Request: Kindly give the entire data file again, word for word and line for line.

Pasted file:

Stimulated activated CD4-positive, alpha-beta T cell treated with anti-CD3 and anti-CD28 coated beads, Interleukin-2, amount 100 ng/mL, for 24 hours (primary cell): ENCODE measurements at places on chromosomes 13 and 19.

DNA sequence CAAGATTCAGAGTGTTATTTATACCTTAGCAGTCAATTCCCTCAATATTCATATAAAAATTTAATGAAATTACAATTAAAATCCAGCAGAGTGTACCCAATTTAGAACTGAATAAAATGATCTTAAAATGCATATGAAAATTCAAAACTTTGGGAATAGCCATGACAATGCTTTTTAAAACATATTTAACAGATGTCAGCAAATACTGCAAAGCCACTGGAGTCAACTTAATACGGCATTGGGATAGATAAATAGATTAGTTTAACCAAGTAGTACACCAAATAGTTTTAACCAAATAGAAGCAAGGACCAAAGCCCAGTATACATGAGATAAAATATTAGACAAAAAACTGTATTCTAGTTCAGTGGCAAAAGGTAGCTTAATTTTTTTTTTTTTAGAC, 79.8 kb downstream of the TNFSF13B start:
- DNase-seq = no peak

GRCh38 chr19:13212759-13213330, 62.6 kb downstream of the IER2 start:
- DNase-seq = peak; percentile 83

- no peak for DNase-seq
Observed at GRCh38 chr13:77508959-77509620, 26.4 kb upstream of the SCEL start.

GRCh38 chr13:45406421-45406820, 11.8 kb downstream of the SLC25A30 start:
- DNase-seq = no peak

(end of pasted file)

Stimulated activated CD4-positive, alpha-beta T cell treated with anti-CD3 and anti-CD28 coated beads, Interleukin-2, amount 100 ng/mL, for 24 hours (primary cell): ENCODE measurements at places on chromosomes 13 and 19.

DNA sequence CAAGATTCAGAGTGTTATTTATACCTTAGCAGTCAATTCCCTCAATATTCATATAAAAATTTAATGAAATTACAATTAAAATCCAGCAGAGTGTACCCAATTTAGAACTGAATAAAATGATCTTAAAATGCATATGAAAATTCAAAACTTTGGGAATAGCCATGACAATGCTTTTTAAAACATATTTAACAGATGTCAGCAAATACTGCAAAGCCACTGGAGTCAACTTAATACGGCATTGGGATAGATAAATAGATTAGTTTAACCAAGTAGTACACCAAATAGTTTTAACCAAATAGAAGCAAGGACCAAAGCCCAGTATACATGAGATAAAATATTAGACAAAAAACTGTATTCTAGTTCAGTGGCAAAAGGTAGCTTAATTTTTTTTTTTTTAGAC, 79.8 kb downstream of the TNFSF13B start:
- DNase-seq = no peak

GRCh38 chr19:13212759-13213330, 62.6 kb downstream of the IER2 start:
- DNase-seq = peak; percentile 83

- no peak for DNase-seq
Observed at GRCh38 chr13:77508959-77509620, 26.4 kb upstream of the SCEL start.

GRCh38 chr13:45406421-45406820, 11.8 kb downstream of the SLC25A30 start:
- DNase-seq = no peak